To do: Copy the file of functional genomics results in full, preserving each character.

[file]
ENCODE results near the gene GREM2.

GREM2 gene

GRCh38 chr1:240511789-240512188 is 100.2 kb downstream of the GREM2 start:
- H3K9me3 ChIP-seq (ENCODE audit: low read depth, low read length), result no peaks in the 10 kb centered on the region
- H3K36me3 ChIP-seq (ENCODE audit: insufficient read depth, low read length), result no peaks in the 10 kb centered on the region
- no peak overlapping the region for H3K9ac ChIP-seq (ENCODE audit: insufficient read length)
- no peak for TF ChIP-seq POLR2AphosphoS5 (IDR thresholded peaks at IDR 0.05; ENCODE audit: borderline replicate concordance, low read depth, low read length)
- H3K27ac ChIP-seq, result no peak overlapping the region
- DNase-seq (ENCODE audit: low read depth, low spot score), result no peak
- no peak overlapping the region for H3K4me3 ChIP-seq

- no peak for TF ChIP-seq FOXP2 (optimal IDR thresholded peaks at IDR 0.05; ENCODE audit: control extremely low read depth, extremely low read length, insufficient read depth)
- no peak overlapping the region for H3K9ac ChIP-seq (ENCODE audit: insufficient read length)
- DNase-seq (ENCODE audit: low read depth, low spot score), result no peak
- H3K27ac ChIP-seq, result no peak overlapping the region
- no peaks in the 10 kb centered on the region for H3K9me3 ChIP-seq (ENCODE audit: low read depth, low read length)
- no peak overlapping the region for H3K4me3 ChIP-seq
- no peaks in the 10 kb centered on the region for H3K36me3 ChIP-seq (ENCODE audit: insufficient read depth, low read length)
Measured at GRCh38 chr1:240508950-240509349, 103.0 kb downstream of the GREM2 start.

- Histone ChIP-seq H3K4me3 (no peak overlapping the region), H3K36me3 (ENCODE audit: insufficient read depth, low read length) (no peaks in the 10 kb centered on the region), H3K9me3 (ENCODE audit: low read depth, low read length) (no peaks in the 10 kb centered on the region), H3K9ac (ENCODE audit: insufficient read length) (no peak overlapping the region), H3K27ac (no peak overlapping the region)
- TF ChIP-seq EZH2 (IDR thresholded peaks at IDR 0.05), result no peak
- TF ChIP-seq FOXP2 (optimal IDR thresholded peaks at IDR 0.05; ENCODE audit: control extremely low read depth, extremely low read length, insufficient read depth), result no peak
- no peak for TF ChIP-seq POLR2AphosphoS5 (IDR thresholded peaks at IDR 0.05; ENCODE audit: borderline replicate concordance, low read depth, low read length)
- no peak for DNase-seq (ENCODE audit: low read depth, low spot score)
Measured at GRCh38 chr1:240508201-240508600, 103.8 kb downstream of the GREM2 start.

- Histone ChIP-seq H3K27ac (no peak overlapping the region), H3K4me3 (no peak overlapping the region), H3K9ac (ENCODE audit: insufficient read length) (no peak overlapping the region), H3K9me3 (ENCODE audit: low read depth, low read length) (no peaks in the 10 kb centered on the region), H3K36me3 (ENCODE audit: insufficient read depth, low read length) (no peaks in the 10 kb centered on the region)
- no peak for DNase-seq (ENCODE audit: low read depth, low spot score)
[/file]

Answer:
ENCODE results near the gene GREM2.

GREM2 gene

GRCh38 chr1:240511789-240512188 is 100.2 kb downstream of the GREM2 start:
- H3K9me3 ChIP-seq (ENCODE audit: low read depth, low read length), result no peaks in the 10 kb centered on the region
- H3K36me3 ChIP-seq (ENCODE audit: insufficient read depth, low read length), result no peaks in the 10 kb centered on the region
- no peak overlapping the region for H3K9ac ChIP-seq (ENCODE audit: insufficient read length)
- no peak for TF ChIP-seq POLR2AphosphoS5 (IDR thresholded peaks at IDR 0.05; ENCODE audit: borderline replicate concordance, low read depth, low read length)
- H3K27ac ChIP-seq, result no peak overlapping the region
- DNase-seq (ENCODE audit: low read depth, low spot score), result no peak
- no peak overlapping the region for H3K4me3 ChIP-seq

- no peak for TF ChIP-seq FOXP2 (optimal IDR thresholded peaks at IDR 0.05; ENCODE audit: control extremely low read depth, extremely low read length, insufficient read depth)
- no peak overlapping the region for H3K9ac ChIP-seq (ENCODE audit: insufficient read length)
- DNase-seq (ENCODE audit: low read depth, low spot score), result no peak
- H3K27ac ChIP-seq, result no peak overlapping the region
- no peaks in the 10 kb centered on the region for H3K9me3 ChIP-seq (ENCODE audit: low read depth, low read length)
- no peak overlapping the region for H3K4me3 ChIP-seq
- no peaks in the 10 kb centered on the region for H3K36me3 ChIP-seq (ENCODE audit: insufficient read depth, low read length)
Measured at GRCh38 chr1:240508950-240509349, 103.0 kb downstream of the GREM2 start.

- Histone ChIP-seq H3K4me3 (no peak overlapping the region), H3K36me3 (ENCODE audit: insufficient read depth, low read length) (no peaks in the 10 kb centered on the region), H3K9me3 (ENCODE audit: low read depth, low read length) (no peaks in the 10 kb centered on the region), H3K9ac (ENCODE audit: insufficient read length) (no peak overlapping the region), H3K27ac (no peak overlapping the region)
- TF ChIP-seq EZH2 (IDR thresholded peaks at IDR 0.05), result no peak
- TF ChIP-seq FOXP2 (optimal IDR thresholded peaks at IDR 0.05; ENCODE audit: control extremely low read depth, extremely low read length, insufficient read depth), result no peak
- no peak for TF ChIP-seq POLR2AphosphoS5 (IDR thresholded peaks at IDR 0.05; ENCODE audit: borderline replicate concordance, low read depth, low read length)
- no peak for DNase-seq (ENCODE audit: low read depth, low spot score)
Measured at GRCh38 chr1:240508201-240508600, 103.8 kb downstream of the GREM2 start.

- Histone ChIP-seq H3K27ac (no peak overlapping the region), H3K4me3 (no peak overlapping the region), H3K9ac (ENCODE audit: insufficient read length) (no peak overlapping the region), H3K9me3 (ENCODE audit: low read depth, low read length) (no peaks in the 10 kb centered on the region), H3K36me3 (ENCODE audit: insufficient read depth, low read length) (no peaks in the 10 kb centered on the region)
- no peak for DNase-seq (ENCODE audit: low read depth, low spot score)